SOPHIE: Plan B. I listen a lot to Muse as well.

NICOLE: I love them.

SOPHIE: Yeah, they’re really brilliant. Who else is in there. I listen to most everything, but there’s also Miike Snow, whom I love. Yeah. There’s too many.

[laughter]

NICOLE: I always ask this question. If you had to pick a song title, any song, to describe your personality, what would it be?

SOPHIE: We just spoke about Muse, so I could say “Madness,” [laughter] but probably not. I don’t know, there’s so many. Hold on, hold on. “Madness” is the first one that came to mind.

[laughter]

NICOLE: I like it, and I love that song.

SOPHIE: Yeah, so I guess let’s go with that.

NICOLE: In one of your lyrics it says, “A little less madness and a little more truth,” so I think it’s apropos that you take “Madness” as the song title.

[laughter]

SOPHIE: I didn’t even think about it. [laughs] I just say it as a joke. I may be mad in a good way, not in a bad way. My life is not boring.

[laughter]

NICOLE: I think that song is so beautiful and it’s such an amazing love song that it brings a whole new meaning to the word. It’s a great song about being caught up in love and emotion and life, really.

SOPHIE: It’s like passionate, yeah. It is the song title, it’s not just the words. That’s true, sorry. [laughter] Let’s remember it’s about the song.

[laughter]

NICOLE: Did you want to talk a bit about what sort of inspired the song “What Did I Do?” It’s an interesting subject matter because I think it’s something people don’t talk about much, but I’ve certainly experienced it in my life. I’ve had best friends sort of go away and it’s somewhat unexplained or you have a falling out, and it’s not something you hear people talk about so much. Can you maybe talk a little bit about what happened in your situation and what you were bringing light to?

SOPHIE: Sure. No, I think it’s just a song … yeah, it’s about … I don’t burn bridges with people. I don’t really fall out unless something really happens. …Thankfully it has not really happened, because completely in that situation, I don’t think anything specific happened. I think it’s just the course of things, just people changing and changing their lives or their situation. I don’t know, maybe at some point in your life, you want to clean up who’s around you, and it wasn’t hard to understand, especially because it was someone who was … who’s not close to me geographically. They’re quite far away, so it was quite easy for them to just not reply to me.

I never came to them and said, “Why aren’t you speaking to me anymore?” I just would call his phone every now and then, and they could just have not said anything and just disappeared in a way, but they chose to write to me about a million reasons why [laughs] they wouldn’t want to be my friend, and I didn’t really understand. It’s a bit complicated, I guess. Not … I mean on their side. Me, I still have trouble understanding…I don’t know. Friendship is hard to maintain with long distance. It’s like any relationship. There are people that live far from you and then you might not speak or write to them for a year, but then when you see them again or when you sort of write to them again, it’s like nothing has changed. There are friends like that, but it’s quite rare.

NICOLE: Those are definitely the special people in your life that you can always be connected with even if you’re not in constant communication.

SOPHIE: Yeah, exactly. I guess some people need more, and probably that person needed more.

NICOLE: It says that you have sung with Plan B and you opened for Lionel Richie, and you’ve done some great things. Is there someone you’d really hope to work with in the future?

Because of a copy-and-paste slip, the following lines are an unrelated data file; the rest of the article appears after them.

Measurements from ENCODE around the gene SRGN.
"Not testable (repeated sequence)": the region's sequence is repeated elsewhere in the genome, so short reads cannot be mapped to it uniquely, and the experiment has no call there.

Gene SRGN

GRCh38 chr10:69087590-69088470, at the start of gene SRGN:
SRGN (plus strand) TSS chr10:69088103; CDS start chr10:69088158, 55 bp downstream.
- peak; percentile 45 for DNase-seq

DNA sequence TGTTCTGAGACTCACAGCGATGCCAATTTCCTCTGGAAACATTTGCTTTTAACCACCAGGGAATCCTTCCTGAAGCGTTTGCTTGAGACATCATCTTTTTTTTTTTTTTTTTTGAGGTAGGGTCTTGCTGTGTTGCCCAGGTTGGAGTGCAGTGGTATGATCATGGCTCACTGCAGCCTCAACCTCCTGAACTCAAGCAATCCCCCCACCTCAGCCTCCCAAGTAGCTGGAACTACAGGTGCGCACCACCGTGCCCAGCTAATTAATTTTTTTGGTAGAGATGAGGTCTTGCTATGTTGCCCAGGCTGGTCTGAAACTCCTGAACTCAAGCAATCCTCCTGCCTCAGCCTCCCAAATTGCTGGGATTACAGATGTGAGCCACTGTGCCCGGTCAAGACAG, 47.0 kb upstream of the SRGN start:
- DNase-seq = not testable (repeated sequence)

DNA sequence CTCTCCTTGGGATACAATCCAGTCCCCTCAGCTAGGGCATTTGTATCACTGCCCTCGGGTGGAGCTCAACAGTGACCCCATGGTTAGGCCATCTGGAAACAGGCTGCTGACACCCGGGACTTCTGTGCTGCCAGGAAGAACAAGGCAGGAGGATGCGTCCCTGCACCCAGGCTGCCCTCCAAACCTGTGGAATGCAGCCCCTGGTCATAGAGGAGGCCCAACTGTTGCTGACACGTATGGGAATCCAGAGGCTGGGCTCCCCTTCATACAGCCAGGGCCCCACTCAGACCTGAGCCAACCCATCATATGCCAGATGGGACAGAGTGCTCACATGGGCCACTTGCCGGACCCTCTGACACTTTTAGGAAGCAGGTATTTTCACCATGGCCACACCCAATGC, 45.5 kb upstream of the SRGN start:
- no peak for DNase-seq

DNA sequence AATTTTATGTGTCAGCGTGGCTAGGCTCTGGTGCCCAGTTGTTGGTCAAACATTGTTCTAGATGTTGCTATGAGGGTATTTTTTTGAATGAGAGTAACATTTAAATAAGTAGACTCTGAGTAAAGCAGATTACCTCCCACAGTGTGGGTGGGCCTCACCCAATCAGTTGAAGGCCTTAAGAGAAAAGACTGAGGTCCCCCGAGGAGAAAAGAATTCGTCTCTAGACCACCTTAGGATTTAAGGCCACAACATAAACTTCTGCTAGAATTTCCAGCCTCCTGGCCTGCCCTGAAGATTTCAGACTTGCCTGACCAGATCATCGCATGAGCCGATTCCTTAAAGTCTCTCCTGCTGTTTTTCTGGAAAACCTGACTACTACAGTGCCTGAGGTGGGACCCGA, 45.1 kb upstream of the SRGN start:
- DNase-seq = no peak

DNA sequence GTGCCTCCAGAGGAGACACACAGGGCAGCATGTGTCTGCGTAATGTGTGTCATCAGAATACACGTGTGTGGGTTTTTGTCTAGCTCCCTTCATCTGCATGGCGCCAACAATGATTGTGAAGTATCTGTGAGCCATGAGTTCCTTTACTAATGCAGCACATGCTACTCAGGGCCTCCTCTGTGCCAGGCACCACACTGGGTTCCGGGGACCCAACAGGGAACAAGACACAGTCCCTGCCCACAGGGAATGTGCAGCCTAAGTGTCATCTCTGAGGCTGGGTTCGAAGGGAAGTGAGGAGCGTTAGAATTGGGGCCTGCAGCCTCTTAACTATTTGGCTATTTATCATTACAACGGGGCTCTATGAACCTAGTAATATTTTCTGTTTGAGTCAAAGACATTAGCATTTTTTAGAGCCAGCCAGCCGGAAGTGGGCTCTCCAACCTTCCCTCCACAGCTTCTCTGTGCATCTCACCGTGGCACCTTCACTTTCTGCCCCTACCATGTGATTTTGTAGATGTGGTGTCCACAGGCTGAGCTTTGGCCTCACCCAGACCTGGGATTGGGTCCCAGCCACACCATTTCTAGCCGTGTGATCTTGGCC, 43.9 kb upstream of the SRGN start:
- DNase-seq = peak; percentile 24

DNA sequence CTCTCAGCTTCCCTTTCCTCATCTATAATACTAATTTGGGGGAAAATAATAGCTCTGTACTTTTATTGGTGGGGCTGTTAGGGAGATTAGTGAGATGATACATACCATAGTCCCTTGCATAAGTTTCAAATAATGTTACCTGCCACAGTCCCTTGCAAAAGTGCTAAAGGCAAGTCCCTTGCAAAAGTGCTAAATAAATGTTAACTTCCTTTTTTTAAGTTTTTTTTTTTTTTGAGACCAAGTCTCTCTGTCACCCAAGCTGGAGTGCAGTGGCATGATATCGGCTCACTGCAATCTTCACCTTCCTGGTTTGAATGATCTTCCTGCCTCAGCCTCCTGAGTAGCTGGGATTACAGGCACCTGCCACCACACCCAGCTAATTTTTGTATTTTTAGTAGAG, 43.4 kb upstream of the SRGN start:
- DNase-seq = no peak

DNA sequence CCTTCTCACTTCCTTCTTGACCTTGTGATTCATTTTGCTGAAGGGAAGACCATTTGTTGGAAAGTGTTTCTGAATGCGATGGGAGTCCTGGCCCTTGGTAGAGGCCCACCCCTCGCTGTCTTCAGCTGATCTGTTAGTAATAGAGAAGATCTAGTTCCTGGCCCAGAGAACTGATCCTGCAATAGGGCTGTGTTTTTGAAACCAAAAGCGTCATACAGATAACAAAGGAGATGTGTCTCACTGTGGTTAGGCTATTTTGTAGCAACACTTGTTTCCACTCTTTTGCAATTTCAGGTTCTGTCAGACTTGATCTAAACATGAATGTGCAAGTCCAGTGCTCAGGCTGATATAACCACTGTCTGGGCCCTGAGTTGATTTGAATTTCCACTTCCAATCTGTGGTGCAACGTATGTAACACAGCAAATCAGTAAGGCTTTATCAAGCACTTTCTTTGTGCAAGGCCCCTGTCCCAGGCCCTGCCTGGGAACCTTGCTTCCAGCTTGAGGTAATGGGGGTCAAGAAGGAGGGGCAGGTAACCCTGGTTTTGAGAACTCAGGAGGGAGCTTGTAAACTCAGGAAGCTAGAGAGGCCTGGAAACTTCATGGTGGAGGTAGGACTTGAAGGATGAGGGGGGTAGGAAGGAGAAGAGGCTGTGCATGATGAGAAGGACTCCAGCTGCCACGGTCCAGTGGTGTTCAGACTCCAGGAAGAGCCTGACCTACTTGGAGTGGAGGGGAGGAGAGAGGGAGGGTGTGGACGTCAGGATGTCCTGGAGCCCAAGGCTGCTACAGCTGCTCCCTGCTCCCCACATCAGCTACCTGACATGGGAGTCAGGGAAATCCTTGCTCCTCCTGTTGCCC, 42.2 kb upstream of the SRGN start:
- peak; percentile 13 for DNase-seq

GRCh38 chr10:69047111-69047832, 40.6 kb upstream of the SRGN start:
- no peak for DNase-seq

SOPHIE: There are so many. I was talking to that with someone recently and they were saying names like Massive Attack…Bruno Mars, all sorts of people. They’re like, “Oh, you’re very diverse in your choices,” and yes, I guess I am. [laughter] I don’t know, there’s just certain artists that attract you. It’s not a genre of music or a style or anything. It’s just like more the substance, the songs, the vibe… So, yeah. It is very wide, so yeah. Like Massive Attack would be great, to do something with them. Obviously Stevie. Writing a song with Stevie Wonder would be amazing. There’s so many artists I want to write with. All the people that I grew up listening to or the people I listen to now, potentially I’d love to work with them.

NICOLE: You went on tour and you went through Poland and the Czech Republic. Do you have a favorite memory from that tour, when you were working with Marc Colin?

SOPHIE: That whole trip was quite funny. It is a great memory. I don’t think there’s one city in particular. Prague is such a beautiful city, and we had a day off the next day so we could walk around. It’s not often that you’ve got time to sort of visit, but I do have a special memory because I did have a bit of time to walk around. I can’t really compare it to the other cities, certainly, but yeah, that was amazing.

NICOLE: You’re wearing Hermes on your cover, and you’ve work with other designers.

SOPHIE: Yes.

NICOLE: Did you get to pick what you wanted to wear for your cover, or how did that come about?

SOPHIE: I’ve worked with Hermés on a few occasions, including one time in London doing shows for them into those … they wanted to sort of revamp the image of wearing their scarves. I worked on that with them with some shows and recommendations, and that was a great show. I kept in touch with them, and when the shoot came up and we were looking at outfits and things, we thought it would be a good idea to wear some Hermés. Of course I worked with a great stylists, so I’m always lucky to discover new designers as well. Like Samantha Cole, who designed that white dress that I wear on the cover.

NICOLE: You look absolutely beautiful.

SOPHIE: Thank you.

NICOLE: Sophie, I always ask artists if there’s a charity that they donate their time to or that’s important to them that they’d like to mention.

SOPHIE: I’m supporting UNICEF. It’s very classic. There’s a lot more I’d love to get involved in. I’ve done a few shows for several charities already.

NICOLE: You have such a beautiful voice. It’s such a pleasure to speak with you today.

SOPHIE: Thanks very much. It’s nice to speak with you!

SOPHIE DELILA ON THE WEB
www.sophiedelila.com